Brown betrayed women with last-minute veto

California Gov. Jerry Brown gestures while speaking in San Francisco in September. Women’s rights advocates are criticizing him for vetoing a workplace protection bill.
California Gov. Jerry Brown gestures while speaking in San Francisco in September. Women’s rights advocates are criticizing him for vetoing a workplace protection bill. AP file

At around midnight Sunday, Gov. Jerry Brown pandered to religious extremists and jeopardized the job security of women across California.

In his final act of this legislative session, Brown vetoed a bill that would have ensured that a woman can’t be fired because she decided to get pregnant, use contraception or have an abortion. Assembly Bill 569, the Reproductive Health Non-Discrimination Act, would have banned workplace discrimination due to a woman’s personal reproductive health choices.


This bill – aimed at preventing attacks on women’s rights under the guise of “religious freedom” – was pushed after a San Diego woman was fired as a financial aid specialist at a Christian college for getting pregnant outside of marriage.

Vetoing this bill was a cowardly act. At a time of unparalleled threats to women’s rights by President Donald Trump and his Republican allies, the governor had a chance to stand up to protect California families. He failed.

This issue is much broader than one bill in California. Trump and the Republican Party are pushing to allow discriminatory behavior of all kinds under “religious freedom.” For instance, Trump’s secretary of education, Betsy DeVos, has put the rights of LGBTQ students in jeopardy and said she favors allowing the federal government to fund private institutions that discriminate against these students. The administration has imposed new mass restrictions on abortion access, proposed a ban on transgender Americans in the military, and dismantled critical protections for sexual assault survivors on college campuses.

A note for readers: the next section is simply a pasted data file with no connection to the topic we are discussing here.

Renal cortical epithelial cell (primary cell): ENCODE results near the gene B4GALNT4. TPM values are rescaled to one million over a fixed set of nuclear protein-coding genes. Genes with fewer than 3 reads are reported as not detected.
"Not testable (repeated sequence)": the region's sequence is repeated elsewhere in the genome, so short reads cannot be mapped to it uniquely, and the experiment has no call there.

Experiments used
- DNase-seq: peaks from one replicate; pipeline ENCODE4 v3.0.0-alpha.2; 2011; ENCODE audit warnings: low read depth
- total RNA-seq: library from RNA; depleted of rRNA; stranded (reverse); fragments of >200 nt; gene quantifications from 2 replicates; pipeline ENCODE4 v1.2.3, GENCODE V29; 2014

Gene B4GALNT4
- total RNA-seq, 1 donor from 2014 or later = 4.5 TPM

Ideological extremists are using “religious freedom” to take control over our lives and political discourse. As they gain more power and acceptance, their arguments seem to be swaying ostensibly progressive leaders such as Brown.

If his veto indicates anything, it’s that this won’t be the last time we have to fight these battles for women and their basic rights.

As NARAL Pro-Choice California has shown throughout the Legislature’s consideration of this bill, restrictions on reproductive freedom in the name of religious liberty are out of step with mainstream political consensus.

The legislation, authored by Assemblywoman Lorena Gonzalez Fletcher (D-San Diego) and sponsored by NARAL Pro-Choice California and California Latinas for Reproductive Justice, had support from more than 80 organizations, including 16 faith groups that argued that true religious freedom means allowing people to make decisions based on their own morals and values. More than 300 small businesses signed on, we delivered 15,000 signatures to Brown’s office, and the more than 1,000 members personally called.

Similar bills are being considered across the country; this was a prime opportunity for California to lead the way. With his veto, Brown takes our leadership in protecting reproductive freedom backward.

It also puts a spotlight on reproductive rights as a key issue for California’s 2018 race for governor. That’s why NARAL is convening a series of statewide reproductive rights town halls to bring together pro-choice candidates and voters. California’s women and families deserve a governor who will stand with us. Brown proved he’s not up to the job.

Amy Everitt is state director of NARAL-Pro Choice California. She can be contacted at